I know a guy who bought a 1979 Jeep Cherokee Chief about two years ago. He paid $7,000 for it on the second hand market and has put nearly 10,000 miles on it. Because of the condition it was in when he bought it, he decided not to drive it very much and just kept it in his garage.
Recently, though, he decided to get it out and drive it a few hundred miles to a car show. He got it running great and was starting to get it detailed when he discovered the brakes needed to be replaced. He took it to a shop to have them done and they gave him an estimate of $2,000 to fix the brakes.
He told the guy at the shop, “No way. Those brakes were never bad. I drove this car all over Texas and they never gave me any trouble.”
The mechanic replied, “Well then, I guess we can’t do the job for you for only $2,000.”
So my friend said, “Fine.
What if I told you it was easy to restore a “1979 Jeep Cherokee Chief to like new condition”? Would you believe me? It’s true! At least, it is if you have the right tools. And, in this guide, we are going to help you get the job done.
13 Easy Steps to Restore Your 1979 Jeep Cherokee Chief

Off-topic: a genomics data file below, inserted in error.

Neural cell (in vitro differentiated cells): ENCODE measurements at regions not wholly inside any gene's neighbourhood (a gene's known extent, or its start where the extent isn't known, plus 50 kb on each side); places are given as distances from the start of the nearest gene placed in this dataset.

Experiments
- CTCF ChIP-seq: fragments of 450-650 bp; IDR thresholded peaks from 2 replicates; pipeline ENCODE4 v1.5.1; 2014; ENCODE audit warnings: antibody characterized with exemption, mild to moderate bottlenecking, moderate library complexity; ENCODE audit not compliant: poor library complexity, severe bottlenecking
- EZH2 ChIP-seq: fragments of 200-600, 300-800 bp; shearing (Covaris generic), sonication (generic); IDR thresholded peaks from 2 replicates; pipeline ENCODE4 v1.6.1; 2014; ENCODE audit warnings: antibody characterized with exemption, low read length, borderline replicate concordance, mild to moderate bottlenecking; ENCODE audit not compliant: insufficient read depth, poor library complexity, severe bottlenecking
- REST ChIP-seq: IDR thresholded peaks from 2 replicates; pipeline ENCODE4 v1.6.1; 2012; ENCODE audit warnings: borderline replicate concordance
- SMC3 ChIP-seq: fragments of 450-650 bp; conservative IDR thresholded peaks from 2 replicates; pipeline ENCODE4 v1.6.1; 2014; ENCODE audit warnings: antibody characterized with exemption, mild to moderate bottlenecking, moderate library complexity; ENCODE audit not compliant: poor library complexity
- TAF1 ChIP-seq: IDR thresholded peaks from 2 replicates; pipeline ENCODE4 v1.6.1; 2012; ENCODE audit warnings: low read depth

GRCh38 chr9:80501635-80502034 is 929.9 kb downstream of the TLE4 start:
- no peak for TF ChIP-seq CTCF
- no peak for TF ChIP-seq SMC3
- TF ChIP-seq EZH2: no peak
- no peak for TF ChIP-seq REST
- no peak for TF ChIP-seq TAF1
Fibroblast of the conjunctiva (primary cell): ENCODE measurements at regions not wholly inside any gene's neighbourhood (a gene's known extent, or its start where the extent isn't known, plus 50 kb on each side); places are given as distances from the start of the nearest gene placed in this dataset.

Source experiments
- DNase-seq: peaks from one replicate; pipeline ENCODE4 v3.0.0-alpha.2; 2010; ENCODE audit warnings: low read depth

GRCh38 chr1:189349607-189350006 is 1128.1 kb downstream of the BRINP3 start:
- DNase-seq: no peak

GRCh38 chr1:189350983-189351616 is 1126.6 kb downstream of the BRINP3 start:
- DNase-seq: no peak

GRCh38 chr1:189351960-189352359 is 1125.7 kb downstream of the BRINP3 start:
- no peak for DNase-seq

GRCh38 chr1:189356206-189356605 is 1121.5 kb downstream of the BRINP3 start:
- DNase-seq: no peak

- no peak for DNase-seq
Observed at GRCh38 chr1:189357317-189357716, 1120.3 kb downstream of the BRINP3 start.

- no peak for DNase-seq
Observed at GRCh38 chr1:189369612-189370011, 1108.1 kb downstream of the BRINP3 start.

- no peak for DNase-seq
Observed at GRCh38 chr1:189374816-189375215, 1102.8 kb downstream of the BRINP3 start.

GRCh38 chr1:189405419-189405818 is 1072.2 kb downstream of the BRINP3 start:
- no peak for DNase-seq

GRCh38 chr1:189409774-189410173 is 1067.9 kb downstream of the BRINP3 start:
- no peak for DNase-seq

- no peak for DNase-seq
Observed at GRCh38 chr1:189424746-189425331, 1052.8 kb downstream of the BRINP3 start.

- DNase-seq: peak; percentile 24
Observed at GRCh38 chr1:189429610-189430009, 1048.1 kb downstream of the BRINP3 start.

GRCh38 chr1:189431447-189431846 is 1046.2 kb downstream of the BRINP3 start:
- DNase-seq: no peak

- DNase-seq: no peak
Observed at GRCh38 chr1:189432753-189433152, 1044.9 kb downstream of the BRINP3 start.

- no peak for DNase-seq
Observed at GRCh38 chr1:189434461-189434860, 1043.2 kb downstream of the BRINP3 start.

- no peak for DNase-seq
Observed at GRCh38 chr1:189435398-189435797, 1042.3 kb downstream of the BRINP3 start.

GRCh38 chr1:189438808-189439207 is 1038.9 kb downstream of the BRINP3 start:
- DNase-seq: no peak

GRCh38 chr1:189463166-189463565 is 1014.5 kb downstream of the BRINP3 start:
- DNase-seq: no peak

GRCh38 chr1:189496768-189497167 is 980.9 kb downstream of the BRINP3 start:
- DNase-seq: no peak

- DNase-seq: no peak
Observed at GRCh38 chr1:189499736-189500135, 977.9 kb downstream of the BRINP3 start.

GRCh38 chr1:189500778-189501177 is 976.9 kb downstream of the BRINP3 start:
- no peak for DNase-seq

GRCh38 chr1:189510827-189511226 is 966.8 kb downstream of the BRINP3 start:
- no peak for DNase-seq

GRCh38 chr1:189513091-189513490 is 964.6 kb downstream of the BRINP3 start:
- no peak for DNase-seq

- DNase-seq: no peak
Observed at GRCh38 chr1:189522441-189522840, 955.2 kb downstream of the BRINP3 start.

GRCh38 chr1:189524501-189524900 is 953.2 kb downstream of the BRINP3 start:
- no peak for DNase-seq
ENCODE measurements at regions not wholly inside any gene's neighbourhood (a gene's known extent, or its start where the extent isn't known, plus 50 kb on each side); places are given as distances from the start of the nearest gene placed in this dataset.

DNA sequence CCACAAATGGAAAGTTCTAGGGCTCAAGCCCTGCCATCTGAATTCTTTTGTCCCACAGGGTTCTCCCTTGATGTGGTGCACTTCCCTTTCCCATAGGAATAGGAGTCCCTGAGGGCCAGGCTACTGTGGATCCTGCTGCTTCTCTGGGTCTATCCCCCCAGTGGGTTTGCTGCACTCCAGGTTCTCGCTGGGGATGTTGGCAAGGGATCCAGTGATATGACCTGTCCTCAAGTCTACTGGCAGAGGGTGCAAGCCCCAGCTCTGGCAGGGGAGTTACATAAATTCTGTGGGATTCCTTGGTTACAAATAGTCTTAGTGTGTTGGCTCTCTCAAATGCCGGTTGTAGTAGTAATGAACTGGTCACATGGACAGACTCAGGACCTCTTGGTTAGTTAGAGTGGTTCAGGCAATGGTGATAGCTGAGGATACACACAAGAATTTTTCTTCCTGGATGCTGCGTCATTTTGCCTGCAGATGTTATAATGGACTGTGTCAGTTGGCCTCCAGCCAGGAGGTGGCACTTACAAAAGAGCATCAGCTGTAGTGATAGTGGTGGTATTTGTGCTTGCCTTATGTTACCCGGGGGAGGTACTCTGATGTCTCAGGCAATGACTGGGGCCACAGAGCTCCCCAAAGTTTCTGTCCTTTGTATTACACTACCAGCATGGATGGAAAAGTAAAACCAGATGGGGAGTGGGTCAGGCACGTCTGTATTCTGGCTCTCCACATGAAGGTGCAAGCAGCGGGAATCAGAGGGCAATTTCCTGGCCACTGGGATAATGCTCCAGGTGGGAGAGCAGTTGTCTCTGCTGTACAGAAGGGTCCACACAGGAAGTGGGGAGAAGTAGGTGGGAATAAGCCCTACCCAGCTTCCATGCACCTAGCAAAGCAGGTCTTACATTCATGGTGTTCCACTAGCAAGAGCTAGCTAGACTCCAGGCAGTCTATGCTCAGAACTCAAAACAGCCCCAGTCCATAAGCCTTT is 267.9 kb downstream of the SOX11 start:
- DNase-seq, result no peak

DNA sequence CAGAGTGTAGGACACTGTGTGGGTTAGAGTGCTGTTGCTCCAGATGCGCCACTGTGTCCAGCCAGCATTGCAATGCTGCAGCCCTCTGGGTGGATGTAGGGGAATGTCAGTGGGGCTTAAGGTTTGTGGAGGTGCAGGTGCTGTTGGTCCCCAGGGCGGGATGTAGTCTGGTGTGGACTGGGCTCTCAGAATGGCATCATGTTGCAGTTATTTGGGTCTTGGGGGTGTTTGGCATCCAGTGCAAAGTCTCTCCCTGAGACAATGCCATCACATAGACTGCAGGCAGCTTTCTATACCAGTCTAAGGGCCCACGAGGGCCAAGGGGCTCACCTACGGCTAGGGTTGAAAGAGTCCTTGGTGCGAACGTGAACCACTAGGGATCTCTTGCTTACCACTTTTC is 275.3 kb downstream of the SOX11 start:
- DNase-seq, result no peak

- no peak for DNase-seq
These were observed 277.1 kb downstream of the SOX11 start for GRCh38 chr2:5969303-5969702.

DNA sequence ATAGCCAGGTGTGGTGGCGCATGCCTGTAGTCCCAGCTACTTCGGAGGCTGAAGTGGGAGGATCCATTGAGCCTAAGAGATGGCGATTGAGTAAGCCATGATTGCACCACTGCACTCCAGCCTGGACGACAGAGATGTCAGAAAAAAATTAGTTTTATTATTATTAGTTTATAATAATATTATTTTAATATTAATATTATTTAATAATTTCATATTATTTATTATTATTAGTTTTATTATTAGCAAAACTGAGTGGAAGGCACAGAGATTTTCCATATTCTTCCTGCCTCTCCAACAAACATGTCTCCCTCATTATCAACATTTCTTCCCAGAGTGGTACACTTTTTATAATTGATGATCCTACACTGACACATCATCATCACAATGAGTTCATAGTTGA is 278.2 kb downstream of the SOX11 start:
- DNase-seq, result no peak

1. Wash The Car (Prevent The Rust!)
One way to help your Jeep retain its value is to keep it clean. However, there are certain things you can do to “honeymoon” your car before you wash it that will make it easier to keep clean. Things like waxing your car prior to washing it will make it more difficult for the dirt and grime to stick.
2. Vacuum The Interior And Clean The Exterior
3. Detach The Mud Flaps (And Other Junk)
A mud flap is a strip of plastic or rubber attached to the back of a car that protects the paint on the underside of the vehicle from being scratched. The mud flap is usually about an inch or two (2-5 cm) wide and runs the length of the entire rear end of the vehicle. The point of this illustration is to make the analogy clear.
4. Apply Wax To The Wheels
It’s a good idea to use “wax on the wheel” when you are trying to get a car back into perfect running condition. If you have a bunch of squeaks and rattles, apply some wax to the wheel that has the most noise and then give it a good spin. Once the wheel is shiny and silent, remove the excess wax. This will help you identify and address squeaks and rattles in the early stages, when they’re easy to fix and cheap to replace.
5. Detach And Display The Rubber Floor Mats
When someone sees a car that’s been well taken care of, they will pay more attention to the condition of the car than the actual make and model. That’s because they’ll be subconsciously comparing the “package” of the car with the package of the car they have or want to have. Rubber floor mats are one of the easiest and most affordable ways to add a “used car look” to your ride. They don’t have to be replaced often, they go with the vehicle, and they make the interior of the car more comfortable and safe.
6. Replace The Air Filter